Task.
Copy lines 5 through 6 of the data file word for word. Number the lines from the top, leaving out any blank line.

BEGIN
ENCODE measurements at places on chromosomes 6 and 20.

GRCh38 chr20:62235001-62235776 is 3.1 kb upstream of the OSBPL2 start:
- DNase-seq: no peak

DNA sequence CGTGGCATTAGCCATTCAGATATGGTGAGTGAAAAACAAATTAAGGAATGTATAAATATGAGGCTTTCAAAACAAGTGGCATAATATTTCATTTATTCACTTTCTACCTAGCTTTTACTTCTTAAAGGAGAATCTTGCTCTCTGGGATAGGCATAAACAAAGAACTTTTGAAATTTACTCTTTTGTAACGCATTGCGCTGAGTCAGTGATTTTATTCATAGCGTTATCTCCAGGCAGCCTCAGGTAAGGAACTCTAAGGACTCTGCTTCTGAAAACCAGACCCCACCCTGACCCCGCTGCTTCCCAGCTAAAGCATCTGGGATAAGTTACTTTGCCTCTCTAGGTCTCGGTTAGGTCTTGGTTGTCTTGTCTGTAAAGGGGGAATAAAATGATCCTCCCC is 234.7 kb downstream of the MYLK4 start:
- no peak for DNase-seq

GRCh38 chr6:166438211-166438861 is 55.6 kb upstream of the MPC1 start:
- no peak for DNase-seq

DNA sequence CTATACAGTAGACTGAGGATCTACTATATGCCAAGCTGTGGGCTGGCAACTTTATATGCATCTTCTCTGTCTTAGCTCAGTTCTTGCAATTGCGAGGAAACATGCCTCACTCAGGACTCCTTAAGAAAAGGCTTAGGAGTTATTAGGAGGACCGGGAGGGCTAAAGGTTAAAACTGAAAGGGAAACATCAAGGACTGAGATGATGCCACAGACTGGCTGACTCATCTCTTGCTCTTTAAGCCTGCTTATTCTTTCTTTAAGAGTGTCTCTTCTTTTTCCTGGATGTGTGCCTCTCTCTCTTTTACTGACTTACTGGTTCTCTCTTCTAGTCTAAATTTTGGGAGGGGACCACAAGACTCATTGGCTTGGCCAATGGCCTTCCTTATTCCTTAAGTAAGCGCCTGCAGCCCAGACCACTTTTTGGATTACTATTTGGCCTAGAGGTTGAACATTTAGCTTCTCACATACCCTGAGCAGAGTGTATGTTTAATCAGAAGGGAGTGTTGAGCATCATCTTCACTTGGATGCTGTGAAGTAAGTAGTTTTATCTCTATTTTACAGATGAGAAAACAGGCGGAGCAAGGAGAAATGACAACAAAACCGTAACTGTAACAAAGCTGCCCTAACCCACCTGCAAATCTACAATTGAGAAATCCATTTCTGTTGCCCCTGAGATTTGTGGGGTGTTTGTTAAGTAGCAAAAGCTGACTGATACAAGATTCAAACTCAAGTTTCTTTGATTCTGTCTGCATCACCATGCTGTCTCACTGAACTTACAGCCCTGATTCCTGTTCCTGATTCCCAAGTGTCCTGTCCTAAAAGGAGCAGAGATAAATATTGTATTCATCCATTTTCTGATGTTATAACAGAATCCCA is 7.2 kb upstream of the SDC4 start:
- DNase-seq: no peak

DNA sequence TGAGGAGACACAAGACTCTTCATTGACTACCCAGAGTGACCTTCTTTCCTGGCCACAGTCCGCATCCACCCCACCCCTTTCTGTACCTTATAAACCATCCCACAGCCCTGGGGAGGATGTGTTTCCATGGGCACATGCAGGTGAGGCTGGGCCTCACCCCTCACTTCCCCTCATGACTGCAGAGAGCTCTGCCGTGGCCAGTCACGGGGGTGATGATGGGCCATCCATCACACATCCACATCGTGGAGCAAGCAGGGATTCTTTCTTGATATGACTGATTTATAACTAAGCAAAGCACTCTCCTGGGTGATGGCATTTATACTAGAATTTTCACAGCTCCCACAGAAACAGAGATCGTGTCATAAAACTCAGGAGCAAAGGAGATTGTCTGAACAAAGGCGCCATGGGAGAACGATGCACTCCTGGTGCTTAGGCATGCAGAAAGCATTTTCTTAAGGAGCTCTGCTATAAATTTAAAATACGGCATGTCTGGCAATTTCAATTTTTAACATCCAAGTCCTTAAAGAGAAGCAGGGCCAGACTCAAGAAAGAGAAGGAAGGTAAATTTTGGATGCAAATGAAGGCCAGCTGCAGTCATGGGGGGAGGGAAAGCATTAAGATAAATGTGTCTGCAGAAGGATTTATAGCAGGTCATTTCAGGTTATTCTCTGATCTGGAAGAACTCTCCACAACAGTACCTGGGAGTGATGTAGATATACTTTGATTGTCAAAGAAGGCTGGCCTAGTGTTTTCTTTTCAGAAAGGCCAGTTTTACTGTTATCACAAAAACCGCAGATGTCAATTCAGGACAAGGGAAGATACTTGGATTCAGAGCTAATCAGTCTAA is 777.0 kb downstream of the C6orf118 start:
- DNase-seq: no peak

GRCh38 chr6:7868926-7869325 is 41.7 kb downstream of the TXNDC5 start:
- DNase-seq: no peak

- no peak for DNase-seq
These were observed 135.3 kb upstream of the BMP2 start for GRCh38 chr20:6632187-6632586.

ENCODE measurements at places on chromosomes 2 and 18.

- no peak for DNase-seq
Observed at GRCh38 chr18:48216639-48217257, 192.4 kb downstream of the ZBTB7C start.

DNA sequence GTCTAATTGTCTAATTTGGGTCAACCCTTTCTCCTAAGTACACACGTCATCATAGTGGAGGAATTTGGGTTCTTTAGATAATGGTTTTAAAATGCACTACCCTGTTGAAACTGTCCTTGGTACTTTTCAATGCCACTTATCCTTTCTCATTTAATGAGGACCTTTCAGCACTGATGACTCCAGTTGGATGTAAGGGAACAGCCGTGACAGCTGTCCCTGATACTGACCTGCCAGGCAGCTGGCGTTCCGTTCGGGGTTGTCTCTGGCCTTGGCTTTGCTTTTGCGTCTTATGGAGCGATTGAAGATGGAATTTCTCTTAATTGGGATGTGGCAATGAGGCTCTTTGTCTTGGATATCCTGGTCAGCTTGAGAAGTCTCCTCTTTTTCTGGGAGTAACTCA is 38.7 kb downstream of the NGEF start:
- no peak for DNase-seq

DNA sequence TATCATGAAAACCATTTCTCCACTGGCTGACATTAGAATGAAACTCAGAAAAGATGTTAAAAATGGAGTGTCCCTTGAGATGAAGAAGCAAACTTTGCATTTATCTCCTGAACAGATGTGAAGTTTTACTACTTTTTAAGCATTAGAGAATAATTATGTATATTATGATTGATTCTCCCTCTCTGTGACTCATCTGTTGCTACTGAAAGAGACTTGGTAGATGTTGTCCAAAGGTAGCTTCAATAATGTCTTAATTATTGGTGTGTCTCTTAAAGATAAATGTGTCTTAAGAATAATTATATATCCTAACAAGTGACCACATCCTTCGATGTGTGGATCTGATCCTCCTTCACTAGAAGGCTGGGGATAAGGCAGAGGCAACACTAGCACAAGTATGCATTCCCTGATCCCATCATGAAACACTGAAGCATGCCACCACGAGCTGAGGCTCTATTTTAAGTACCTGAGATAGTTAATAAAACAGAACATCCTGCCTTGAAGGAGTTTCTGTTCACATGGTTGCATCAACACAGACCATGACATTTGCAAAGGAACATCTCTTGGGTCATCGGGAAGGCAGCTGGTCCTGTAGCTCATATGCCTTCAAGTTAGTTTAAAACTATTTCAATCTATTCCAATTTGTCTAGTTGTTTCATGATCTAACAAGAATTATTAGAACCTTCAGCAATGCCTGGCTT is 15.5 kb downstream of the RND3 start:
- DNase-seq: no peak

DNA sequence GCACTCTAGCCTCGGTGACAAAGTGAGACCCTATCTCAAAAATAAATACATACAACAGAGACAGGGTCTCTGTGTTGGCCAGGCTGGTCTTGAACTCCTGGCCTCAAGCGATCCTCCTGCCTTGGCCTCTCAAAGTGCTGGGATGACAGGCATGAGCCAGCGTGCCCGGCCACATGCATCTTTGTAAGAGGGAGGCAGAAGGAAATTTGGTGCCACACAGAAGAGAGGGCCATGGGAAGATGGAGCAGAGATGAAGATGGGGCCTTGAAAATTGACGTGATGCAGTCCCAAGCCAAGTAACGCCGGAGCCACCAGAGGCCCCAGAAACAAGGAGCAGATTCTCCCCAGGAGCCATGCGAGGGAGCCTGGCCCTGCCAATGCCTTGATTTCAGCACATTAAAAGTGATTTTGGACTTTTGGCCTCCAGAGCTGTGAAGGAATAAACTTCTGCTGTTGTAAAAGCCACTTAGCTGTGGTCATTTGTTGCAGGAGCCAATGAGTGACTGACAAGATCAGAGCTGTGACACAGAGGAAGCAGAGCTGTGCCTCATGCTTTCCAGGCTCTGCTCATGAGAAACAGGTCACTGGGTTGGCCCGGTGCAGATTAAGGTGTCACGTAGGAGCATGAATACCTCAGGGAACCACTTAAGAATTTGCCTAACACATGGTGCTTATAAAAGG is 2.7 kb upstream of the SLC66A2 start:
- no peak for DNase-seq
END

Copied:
- no peak for DNase-seq

GRCh38 chr6:166438211-166438861 is 55.6 kb upstream of the MPC1 start: